HTML and CSS Reference
In-Depth Information
The different content types aren't applied arbitrarily; each has a dis-
tinct meaning. The following table summarizes the different types.
Most elements are categorized as flow content. It's the default content
type for elements visible on the page.
Flow content
Sectioning content defines the scope of headers and footers and feeds
into the document outline.
Sectioning content
Heading content
Heading content, as you might expect, is just for headings and <hgroup> .
Phrasing content is mostly used to describe the text of a document. In
most cases, phrasing content can only contain other phrasing content.
Phrasing content
Embedded content is used to put an external resource into the web
page—for example, an image or video.
Embedded content
Interactive content is elements that are specifically intended for user inter-
action—mostly form controls. Note that other elements can be made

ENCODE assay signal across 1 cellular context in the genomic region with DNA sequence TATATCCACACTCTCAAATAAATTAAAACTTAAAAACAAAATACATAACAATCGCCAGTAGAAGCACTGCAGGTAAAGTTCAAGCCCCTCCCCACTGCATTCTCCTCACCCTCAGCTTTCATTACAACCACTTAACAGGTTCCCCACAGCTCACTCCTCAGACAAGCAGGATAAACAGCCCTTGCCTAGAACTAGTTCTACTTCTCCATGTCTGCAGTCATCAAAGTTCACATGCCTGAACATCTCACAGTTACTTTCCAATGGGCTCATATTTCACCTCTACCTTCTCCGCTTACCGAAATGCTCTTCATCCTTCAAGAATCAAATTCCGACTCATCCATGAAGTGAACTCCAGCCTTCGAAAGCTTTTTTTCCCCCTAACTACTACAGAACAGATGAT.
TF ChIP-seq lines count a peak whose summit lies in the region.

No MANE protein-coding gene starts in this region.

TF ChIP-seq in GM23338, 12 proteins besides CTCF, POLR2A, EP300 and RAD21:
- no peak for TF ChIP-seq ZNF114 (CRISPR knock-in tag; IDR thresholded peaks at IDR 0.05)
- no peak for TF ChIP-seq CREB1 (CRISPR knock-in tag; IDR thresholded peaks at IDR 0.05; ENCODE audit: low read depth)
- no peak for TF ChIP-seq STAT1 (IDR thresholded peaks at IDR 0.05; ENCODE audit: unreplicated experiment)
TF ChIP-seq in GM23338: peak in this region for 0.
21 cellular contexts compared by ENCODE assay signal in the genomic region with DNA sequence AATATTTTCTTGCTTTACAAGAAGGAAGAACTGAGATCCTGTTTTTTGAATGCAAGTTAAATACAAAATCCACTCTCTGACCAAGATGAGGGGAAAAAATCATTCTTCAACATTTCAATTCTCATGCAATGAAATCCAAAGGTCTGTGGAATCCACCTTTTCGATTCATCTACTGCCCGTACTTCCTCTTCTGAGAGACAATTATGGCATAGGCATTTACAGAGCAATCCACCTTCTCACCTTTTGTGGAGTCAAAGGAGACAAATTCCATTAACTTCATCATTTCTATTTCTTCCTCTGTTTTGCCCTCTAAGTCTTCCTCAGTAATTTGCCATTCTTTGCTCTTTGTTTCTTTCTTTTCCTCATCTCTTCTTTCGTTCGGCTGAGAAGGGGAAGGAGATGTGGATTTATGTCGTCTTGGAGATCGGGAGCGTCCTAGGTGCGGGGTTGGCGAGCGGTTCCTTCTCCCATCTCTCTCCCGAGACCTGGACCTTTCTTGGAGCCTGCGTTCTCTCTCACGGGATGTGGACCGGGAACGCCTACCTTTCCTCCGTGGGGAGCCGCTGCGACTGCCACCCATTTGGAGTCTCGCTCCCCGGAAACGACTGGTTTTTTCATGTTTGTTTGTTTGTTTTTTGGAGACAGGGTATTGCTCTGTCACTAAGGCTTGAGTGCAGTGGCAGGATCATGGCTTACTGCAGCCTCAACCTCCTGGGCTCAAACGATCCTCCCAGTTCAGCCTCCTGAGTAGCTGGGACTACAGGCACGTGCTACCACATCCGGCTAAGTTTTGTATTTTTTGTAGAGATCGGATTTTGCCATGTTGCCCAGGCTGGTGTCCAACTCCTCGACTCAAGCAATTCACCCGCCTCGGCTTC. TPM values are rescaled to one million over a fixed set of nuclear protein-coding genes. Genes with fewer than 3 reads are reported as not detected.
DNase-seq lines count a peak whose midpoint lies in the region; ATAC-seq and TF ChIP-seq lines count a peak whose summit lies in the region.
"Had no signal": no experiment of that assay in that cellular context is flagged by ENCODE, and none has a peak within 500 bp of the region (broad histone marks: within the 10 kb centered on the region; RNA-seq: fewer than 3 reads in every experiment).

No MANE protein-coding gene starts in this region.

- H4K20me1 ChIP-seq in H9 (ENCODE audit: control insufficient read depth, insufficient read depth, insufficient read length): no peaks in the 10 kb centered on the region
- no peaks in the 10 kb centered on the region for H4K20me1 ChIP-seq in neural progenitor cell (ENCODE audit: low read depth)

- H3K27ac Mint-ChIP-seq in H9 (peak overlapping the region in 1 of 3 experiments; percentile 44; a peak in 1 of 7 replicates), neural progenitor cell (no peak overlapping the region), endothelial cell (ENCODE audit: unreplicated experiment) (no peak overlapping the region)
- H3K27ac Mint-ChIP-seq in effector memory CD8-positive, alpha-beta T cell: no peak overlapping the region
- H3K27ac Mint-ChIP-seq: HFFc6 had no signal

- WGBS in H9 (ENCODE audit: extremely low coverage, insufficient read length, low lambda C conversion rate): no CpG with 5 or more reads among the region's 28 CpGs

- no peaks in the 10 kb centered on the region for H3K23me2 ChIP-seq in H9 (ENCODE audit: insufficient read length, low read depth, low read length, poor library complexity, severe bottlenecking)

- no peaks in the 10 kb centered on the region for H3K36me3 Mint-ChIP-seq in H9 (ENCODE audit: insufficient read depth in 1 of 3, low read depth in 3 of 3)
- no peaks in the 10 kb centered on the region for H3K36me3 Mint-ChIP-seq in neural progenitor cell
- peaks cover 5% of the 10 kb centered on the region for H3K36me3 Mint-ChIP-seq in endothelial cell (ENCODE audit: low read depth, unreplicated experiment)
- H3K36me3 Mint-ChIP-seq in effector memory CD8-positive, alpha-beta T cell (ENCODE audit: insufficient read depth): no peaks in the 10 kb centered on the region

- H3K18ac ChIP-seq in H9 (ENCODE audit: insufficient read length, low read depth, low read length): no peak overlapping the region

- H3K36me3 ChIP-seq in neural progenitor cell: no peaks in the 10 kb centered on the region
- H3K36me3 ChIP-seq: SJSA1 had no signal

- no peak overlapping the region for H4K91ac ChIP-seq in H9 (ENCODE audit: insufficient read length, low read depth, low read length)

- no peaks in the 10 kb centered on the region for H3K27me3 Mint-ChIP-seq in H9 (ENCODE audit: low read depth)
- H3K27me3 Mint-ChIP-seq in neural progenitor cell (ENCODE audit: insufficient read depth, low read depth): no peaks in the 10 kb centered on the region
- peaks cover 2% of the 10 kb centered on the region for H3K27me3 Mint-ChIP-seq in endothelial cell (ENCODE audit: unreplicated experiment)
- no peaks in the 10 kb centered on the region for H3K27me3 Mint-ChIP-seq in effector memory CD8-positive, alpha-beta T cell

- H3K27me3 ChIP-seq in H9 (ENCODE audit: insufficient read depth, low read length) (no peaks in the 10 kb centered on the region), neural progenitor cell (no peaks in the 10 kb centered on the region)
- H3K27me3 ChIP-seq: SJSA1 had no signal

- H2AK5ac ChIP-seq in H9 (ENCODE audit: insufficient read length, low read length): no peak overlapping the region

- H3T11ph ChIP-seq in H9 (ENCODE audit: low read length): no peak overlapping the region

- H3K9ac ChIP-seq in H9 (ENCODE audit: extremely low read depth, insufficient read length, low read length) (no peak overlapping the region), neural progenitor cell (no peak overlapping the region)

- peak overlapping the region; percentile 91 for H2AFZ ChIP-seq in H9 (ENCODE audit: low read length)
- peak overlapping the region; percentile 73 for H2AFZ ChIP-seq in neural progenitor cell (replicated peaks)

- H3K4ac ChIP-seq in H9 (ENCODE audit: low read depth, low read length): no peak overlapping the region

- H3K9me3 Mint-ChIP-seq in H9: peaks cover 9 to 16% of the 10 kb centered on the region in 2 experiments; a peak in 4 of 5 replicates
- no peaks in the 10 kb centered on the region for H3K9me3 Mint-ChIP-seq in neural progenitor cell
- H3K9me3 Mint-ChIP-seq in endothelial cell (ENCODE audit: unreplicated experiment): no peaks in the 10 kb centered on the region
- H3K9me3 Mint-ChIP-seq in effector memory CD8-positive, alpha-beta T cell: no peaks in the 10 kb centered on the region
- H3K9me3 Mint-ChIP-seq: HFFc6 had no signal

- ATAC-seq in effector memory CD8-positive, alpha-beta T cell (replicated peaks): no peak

responsive to user input through the use of JavaScript, but elements cate-
gorized as interactive content have default functionality in the browser.
Interactive content
Metadata content sets up the presentation or behavior of the rest of the
content, or sets up the relationship of the document with other documents,
or conveys other out-of-band information.
Metadata content
Now that you know all about the content model, you'll be able to use
the HTML5 spec to write valid HTML5 documents. That's more than
enough theory for now. The next section gets back to practicalities and
considers whether your users' browsers will support HTML5 and what
to do about it if they don't.
Browser support
Do the new elements we've discussed in this chapter work in today's
browsers? The short answer is, yes (with a couple of exceptions); the
For a text element like <p> , which isn't required to do much except appear on
the page, there are two principal requirements:
It shows up in the DOM with at least a standard set of element properties.
It shows up in the user's browser with some sort of default presentation.
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